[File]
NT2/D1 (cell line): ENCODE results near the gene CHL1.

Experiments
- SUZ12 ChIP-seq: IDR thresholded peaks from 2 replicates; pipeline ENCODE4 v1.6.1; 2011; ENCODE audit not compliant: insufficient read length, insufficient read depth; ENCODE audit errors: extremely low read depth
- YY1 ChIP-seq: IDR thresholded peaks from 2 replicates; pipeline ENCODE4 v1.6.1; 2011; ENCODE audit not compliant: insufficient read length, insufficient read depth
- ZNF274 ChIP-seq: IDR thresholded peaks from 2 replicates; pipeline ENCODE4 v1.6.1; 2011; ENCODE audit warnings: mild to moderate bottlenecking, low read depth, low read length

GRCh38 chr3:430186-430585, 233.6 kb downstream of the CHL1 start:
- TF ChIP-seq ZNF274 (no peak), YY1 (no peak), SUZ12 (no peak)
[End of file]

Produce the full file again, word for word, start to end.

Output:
NT2/D1 (cell line): ENCODE results near the gene CHL1.

Experiments
- SUZ12 ChIP-seq: IDR thresholded peaks from 2 replicates; pipeline ENCODE4 v1.6.1; 2011; ENCODE audit not compliant: insufficient read length, insufficient read depth; ENCODE audit errors: extremely low read depth
- YY1 ChIP-seq: IDR thresholded peaks from 2 replicates; pipeline ENCODE4 v1.6.1; 2011; ENCODE audit not compliant: insufficient read length, insufficient read depth
- ZNF274 ChIP-seq: IDR thresholded peaks from 2 replicates; pipeline ENCODE4 v1.6.1; 2011; ENCODE audit warnings: mild to moderate bottlenecking, low read depth, low read length

GRCh38 chr3:430186-430585, 233.6 kb downstream of the CHL1 start:
- TF ChIP-seq ZNF274 (no peak), YY1 (no peak), SUZ12 (no peak)